Monday, June 04, 2007

Murder-suicide a choice?

Murder-Suicide of an elderly couple, is that such a bad way to go? Should it be a choice that folks can make?

I’m not talking about a “choice” that is forced upon one of the pair in the murder-suicide, but if it is agreed upon by both of the individuals, should it be a choice that they can make? It is difficult to grow old and particularly growing old into worsening health. It is incredibly difficult to watch a loved one deteriorate into worsening health. It is difficult to watch a loved one decline mentally (from a medical or a neurologic condition) to a point that they are no longer who they used to be.

Should it be a choice?


Anonymous said...

Interesting blog. I was just googling Lake County and your blog came up. I'm glad you keep the voters informed and it puts a human touch on your office....I'll bookmark your blog...

Gurnee, IL.

Anonymous said...

Dr. Keller,

I read with interest the Daily Herald article about assisted suicide and applaud your question “should it be a choice”. It is refreshing to hear a public official open up a controversial subject to rational debate rather than take a simplistic polarized view.

Having just visited my aging parents again this afternoon, I’m struck by the difference in how my parents are aging versus how their parents aged and finally passed. All four of my grandparents lived fairly active lives and when their health failed, within in a matter of days, weeks or at most months, passed rather quickly. Now as my parent’s age, my father in particular suffers from numerous maladies. We have extended his life by perhaps 15 years with a successive series of surgeries, each of which could be fatal and terrify him. Though alive, he barely walks and then in great pain, and is deep enough in dementia that none of us really have a meaningful relationship anymore. He is on so many medications my brother seems to have a full time job keeping track of them and their many side effects and interactions.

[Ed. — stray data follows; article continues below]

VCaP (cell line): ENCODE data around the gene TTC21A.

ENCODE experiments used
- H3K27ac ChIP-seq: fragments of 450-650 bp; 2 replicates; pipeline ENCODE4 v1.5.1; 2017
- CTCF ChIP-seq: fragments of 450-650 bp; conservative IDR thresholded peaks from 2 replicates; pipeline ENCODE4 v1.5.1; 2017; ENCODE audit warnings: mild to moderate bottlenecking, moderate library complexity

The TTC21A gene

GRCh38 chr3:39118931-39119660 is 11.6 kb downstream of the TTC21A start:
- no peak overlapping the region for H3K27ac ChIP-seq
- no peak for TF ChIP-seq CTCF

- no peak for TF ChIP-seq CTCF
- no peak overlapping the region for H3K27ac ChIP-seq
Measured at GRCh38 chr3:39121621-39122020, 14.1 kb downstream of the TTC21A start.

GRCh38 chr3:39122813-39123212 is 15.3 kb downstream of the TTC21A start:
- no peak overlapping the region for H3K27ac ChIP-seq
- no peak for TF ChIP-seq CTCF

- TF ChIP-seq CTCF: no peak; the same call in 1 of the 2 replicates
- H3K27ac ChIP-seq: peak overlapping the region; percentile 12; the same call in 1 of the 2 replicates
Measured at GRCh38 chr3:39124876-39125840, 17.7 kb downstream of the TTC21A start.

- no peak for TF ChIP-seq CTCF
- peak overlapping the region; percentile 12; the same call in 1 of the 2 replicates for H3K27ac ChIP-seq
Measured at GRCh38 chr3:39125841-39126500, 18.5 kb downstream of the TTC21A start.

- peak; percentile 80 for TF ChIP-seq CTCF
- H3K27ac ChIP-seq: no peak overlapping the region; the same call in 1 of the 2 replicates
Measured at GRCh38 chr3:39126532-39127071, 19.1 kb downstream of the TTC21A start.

Where my memories of my grandfather are warm and uplifting, I’m afraid all my kid’s good memories will be overshadowed by my father wetting his pants in a restaurant, unprovoked tirades and constant bickering between him and my mother.

Carl McVey’s comment in the Herald that he is ‘a firm believer that it’s God’s choice when we leave this world’ is stunningly simplistic from what I would expect is an otherwise intelligent man and seems supported by the Nightingale Alliance.

15 years ago, should we have skipped Dad’s first surgery because it was God’s will? When on my honeymoon 28 years ago and my wife needed her appendix removed, should I have refused because it’s ‘God’s will’? Did I violate ‘God’s will’ when I had my kids vaccinated before starting school?

Instead of taking an ‘I know God’s will’ approach, let’s have reasonable discussion on when it’s appropriate to let someone end their own life. When do they have the mental capacity to make that decision? When do medical conditions support such a decision? What’s should the process be for society to sanction such a decision.

Note that assisted suicide is not being discussed in my parent’s case. My mother will occasionally express a wish to die, but that’s depression, is being treated and runs in cycles. My father has never expressed a wish to die, and given his mental capabilities could not give meaningful consent.

FVThinker said...

I agree with the others here; it is refreshing to see a public official recognize important philosophical and ethical issues.

For quite some time, I have believed in death-with-dignity (or whatever name it might be branded with). The issue's primary complexity stems from many in society that believe that their personal god prefers for them to suffer interminably instead of dying. This I think is mythology and more destructive than productive.

Mike Burns,
Geneva, Illinois

Bill Baar said...

The problem is it doesn't sound like a bad way to go considering the prevailing failure of the profession to do much of a job treating depression or offering palliative care.

Instead we get a discussion about letting the victims of botched health escape via murder/suicide pacts.

Great, Doc, just great.